A kid horses around at school. A child with attention deficit hyperactivity disorder has an outburst in class. Someone brings a laser pointer into homeroom.
There was a time when these acts led to detention or a trip to the principal's office. Instead, suspensions — as a means of ongoing discipline — have become shortcuts for New York City public schools that are under-resourced, overcrowded, and attended by low-income students of color, according to the National Economic & Social Rights Initiative.
Studies show that repeated suspensions increase the likelihood that students will fall behind, be held back a grade, or drop out. Suspended children may find it easier to get into trouble, and that, studies find, can eventually lead to incarceration. It's known as the school-to-prison pipeline, and it begins when education takes a backseat to no-tolerance discipline practices and policing policies in schools.
When kids are suspended, getting them back to the classroom without legal representation can be as difficult as emerging from the criminal justice system without a lawyer.
"It's so eerie how much [school suspension hearings] mirror prison disciplinary hearings," says amanda Jack ('11). "It's the same process and the same low threshold" for the school to prove why a student should be suspended.
Jack, who will be headed to a job with Brooklyn Defender Services in the fall, has represented more than 30 clients — all students in public schools — as part of the Suspension Representation Project (SRP), a collective of law students from schools that include Cardozo, Brooklyn Law, Columbia, Fordham, and Pace, advocating on behalf of public school kids and their parents. If a suspension ruling stands, SRP advocates try to appeal.
"While most of my clients have been in 7th or 8th grade, I have had clients as young as 5 years old," says Jack. They can also be as old as 17. Most of her clients have also been male students of color.
Jack was instrumental in bringing SRP to CUNY two years ago, after she and her CUNY classmate Patrick Foster ('11) attended a talk on how schools were increasingly relying on suspensions, even if a student's behavior didn't merit such a severe disciplinary measure.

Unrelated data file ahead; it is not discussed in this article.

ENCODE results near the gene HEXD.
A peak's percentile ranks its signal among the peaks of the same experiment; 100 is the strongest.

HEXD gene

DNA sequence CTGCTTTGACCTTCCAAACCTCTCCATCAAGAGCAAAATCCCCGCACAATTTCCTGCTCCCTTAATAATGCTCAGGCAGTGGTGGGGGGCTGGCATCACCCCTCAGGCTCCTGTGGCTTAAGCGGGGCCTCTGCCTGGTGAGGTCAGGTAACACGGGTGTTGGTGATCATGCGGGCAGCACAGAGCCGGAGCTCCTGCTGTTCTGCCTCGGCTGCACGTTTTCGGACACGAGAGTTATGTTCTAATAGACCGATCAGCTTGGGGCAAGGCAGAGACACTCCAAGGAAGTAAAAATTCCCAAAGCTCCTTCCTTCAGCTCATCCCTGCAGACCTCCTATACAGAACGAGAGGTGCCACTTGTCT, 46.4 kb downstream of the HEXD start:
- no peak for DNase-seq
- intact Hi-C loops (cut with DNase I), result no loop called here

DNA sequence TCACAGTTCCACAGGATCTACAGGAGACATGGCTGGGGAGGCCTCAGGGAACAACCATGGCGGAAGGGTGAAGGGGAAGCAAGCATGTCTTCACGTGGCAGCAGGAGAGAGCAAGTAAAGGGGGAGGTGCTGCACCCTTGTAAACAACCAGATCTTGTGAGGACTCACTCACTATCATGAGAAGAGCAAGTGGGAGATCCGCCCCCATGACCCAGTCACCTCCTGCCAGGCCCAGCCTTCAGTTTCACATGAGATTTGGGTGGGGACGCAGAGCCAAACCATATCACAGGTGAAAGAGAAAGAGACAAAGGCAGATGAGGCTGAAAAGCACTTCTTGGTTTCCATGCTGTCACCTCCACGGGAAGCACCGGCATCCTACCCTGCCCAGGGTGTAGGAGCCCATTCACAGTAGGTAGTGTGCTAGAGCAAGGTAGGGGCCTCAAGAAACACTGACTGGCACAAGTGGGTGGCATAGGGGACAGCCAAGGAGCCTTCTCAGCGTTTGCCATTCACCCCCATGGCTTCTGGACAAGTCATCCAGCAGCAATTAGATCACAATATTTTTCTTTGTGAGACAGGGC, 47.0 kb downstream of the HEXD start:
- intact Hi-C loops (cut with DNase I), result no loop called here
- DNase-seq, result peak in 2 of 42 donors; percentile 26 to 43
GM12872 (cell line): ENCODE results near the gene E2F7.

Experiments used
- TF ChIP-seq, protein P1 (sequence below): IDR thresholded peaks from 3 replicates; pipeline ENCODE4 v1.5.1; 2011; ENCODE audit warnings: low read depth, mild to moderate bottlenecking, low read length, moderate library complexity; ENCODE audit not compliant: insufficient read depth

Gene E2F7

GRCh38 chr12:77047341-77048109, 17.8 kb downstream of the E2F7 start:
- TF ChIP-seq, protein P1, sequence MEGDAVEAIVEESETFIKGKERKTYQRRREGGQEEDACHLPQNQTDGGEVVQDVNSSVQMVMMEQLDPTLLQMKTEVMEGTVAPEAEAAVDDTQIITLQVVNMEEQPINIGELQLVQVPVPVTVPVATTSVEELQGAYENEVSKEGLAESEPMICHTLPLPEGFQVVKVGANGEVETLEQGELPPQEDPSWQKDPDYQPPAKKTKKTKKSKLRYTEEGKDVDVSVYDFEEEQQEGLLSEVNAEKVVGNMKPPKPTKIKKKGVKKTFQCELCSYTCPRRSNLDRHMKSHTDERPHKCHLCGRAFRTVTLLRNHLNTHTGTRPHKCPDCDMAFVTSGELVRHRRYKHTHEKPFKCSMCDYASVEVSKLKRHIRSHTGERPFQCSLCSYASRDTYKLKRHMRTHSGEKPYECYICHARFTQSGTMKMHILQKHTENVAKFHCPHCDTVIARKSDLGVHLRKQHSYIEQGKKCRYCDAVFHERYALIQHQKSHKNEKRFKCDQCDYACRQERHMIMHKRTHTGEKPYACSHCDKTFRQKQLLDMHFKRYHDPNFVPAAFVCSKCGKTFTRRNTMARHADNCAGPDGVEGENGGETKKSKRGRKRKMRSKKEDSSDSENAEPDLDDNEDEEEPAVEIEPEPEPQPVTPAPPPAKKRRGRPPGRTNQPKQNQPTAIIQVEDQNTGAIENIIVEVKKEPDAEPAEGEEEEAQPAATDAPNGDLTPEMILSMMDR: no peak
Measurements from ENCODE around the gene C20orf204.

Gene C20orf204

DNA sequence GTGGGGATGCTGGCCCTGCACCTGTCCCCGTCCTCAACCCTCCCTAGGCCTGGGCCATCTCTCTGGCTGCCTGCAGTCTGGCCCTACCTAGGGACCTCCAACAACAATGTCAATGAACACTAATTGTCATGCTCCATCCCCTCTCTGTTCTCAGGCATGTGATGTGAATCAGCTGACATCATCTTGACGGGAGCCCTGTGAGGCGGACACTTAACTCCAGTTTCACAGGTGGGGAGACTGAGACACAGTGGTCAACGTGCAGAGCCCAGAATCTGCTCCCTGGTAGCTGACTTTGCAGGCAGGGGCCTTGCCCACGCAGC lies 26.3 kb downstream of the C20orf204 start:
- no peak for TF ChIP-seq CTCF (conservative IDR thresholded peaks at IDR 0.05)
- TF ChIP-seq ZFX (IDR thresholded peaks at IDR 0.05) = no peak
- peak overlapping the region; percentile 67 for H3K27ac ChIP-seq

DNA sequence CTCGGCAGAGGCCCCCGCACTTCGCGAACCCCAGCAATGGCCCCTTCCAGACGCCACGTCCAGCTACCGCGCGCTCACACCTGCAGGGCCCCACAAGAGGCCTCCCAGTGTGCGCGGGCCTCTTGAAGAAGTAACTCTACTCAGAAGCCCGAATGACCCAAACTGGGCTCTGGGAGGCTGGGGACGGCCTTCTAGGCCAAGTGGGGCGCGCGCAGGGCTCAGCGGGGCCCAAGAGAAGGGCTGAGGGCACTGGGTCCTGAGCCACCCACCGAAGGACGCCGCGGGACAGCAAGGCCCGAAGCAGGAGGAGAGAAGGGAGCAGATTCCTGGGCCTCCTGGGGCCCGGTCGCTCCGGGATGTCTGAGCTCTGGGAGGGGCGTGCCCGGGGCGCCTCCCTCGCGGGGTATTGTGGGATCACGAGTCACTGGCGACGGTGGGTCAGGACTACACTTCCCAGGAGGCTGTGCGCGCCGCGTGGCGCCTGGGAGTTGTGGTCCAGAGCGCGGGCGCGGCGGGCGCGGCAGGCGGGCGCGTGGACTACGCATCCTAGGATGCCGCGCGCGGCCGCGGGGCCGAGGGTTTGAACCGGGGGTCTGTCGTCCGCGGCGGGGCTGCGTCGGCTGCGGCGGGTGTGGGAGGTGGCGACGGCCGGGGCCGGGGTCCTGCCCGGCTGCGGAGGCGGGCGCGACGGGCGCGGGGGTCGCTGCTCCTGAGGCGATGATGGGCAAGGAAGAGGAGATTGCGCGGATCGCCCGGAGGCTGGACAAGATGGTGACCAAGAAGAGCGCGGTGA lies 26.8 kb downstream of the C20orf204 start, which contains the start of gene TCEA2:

African-American students are disproportionately affected by school suspensions. although they make up 33 percent of the student body in the state, they have made up more than half the suspensions over the past decade, says the New York Civil Liberties Union. Students with disabilities are four times as likely to be suspended as students without special needs. "we should figure out how to represent these students," Jack recalls saying to Foster.
She discovered a way through SRP, a project founded by New York University Law students in 2007. Jack coordinated SRP in its first year at CUNY, but was helped by other students, including Foster and third-year students Eric Kushman and Paula Segal. In the first year, more than 30 CUNY students took part in training, gaining insight into legal skills, from interviewing clients to conducting direct and cross-examinations and delivering closing arguments. After training, students shadow an experienced student advocate on a case, until they learn enough to become primary representatives at suspension hearings.
Today, about 60 CUNY students have trained to be SRP advocates, with about 25 actively taking cases, almost double the number of the year before, according to Kat hutchison ('12), who got involved in SRP in her first year.
"Every time I take a case and walk into the hearing office, I see a dozen students waiting for their hearing without an advocate," says Hutchison, a codirector of SRP at CUNY law. "You are there to represent just the one [student], but it feels good to go and at least try to fill that void a little bit."
Even before coming to CUNY Law, Hutchison had an interest in students' rights to an education, having worked with at-risk high school students. "SRP was the greatest thing that could have happened to me in my first semester here," she says.
CUNY Law SRP codirector and second-year law student Molly Catchen had worked in the Bronx at the Legal Aid Society in its juvenile rights practice prior to law school; SRP helped her continue working on education issues and school suspensions.
Together, she and Hutchison coordinate calls that come in on the help line, talk parents through the process of what happens at a hearing, and then assign advocates. They also coordinate advisor office hours and training, like a recent cross-examination session with Professor Babe Howell, who teaches Criminal Law and Criminal Trial Advocacy.
Fielding calls from parents every week, Catchen hears a lot of parental frustrations with schools' aggressive reactions to incidents. She once represented a student suspended for having a laser pointer at school.
"I feel the school overreacted to the situation. A lot of things that we see students being suspended for are really just 'kids being kids,'" says Catchen.
But this is New York City, not Long Island where Catchen grew up; it's not Hutchison's home state of Montana; and it's not rural Pennsylvania where Amanda Jack went to "an almost all-white school in the sticks, where this kind of stuff would barely get you detention," says Jack.
At the end of the day, CUNY Law SRP advocates help their clients and continue to hone their advocacy skills.
"It's a great way for law students to step outside the classroom and connect what they are learning to real life," Catchen says. "In the midst of the stresses of law school, it reminds many of us why we wanted to [come here] to begin with."